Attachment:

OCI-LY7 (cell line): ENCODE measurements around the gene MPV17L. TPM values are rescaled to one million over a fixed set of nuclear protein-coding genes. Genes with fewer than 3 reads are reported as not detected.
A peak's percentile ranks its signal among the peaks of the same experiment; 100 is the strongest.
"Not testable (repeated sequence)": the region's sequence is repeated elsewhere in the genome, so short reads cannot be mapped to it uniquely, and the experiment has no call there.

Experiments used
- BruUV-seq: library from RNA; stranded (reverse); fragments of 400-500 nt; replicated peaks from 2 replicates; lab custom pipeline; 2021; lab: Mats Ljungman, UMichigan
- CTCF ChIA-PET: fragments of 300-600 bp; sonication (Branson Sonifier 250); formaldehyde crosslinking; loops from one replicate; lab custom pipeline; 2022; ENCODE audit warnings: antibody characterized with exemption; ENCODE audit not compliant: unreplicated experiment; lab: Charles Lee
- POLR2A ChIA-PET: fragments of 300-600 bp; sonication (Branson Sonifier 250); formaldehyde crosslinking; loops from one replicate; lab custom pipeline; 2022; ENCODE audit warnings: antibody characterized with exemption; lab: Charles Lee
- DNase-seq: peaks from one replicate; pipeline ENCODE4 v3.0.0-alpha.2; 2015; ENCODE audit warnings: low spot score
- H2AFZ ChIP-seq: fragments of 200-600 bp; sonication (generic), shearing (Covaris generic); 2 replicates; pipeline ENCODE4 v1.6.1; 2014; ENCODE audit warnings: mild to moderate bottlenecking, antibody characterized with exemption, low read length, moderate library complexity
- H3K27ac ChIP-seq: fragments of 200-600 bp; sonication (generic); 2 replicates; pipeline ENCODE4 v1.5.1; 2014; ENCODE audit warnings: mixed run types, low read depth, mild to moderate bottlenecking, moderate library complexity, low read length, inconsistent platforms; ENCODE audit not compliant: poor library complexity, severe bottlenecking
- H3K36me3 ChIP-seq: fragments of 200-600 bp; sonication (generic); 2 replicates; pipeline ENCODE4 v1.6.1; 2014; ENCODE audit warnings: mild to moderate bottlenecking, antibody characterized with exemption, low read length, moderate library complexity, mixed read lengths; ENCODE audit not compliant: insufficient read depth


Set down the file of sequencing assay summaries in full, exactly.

OCI-LY7 (cell line): ENCODE measurements around the gene MPV17L. TPM values are rescaled to one million over a fixed set of nuclear protein-coding genes. Genes with fewer than 3 reads are reported as not detected.
A peak's percentile ranks its signal among the peaks of the same experiment; 100 is the strongest.
"Not testable (repeated sequence)": the region's sequence is repeated elsewhere in the genome, so short reads cannot be mapped to it uniquely, and the experiment has no call there.

Experiments used
- BruUV-seq: library from RNA; stranded (reverse); fragments of 400-500 nt; replicated peaks from 2 replicates; lab custom pipeline; 2021; lab: Mats Ljungman, UMichigan
- CTCF ChIA-PET: fragments of 300-600 bp; sonication (Branson Sonifier 250); formaldehyde crosslinking; loops from one replicate; lab custom pipeline; 2022; ENCODE audit warnings: antibody characterized with exemption; ENCODE audit not compliant: unreplicated experiment; lab: Charles Lee
- POLR2A ChIA-PET: fragments of 300-600 bp; sonication (Branson Sonifier 250); formaldehyde crosslinking; loops from one replicate; lab custom pipeline; 2022; ENCODE audit warnings: antibody characterized with exemption; lab: Charles Lee
- DNase-seq: peaks from one replicate; pipeline ENCODE4 v3.0.0-alpha.2; 2015; ENCODE audit warnings: low spot score
- H2AFZ ChIP-seq: fragments of 200-600 bp; sonication (generic), shearing (Covaris generic); 2 replicates; pipeline ENCODE4 v1.6.1; 2014; ENCODE audit warnings: mild to moderate bottlenecking, antibody characterized with exemption, low read length, moderate library complexity
- H3K27ac ChIP-seq: fragments of 200-600 bp; sonication (generic); 2 replicates; pipeline ENCODE4 v1.5.1; 2014; ENCODE audit warnings: mixed run types, low read depth, mild to moderate bottlenecking, moderate library complexity, low read length, inconsistent platforms; ENCODE audit not compliant: poor library complexity, severe bottlenecking
- H3K36me3 ChIP-seq: fragments of 200-600 bp; sonication (generic); 2 replicates; pipeline ENCODE4 v1.6.1; 2014; ENCODE audit warnings: mild to moderate bottlenecking, antibody characterized with exemption, low read length, moderate library complexity, mixed read lengths; ENCODE audit not compliant: insufficient read depth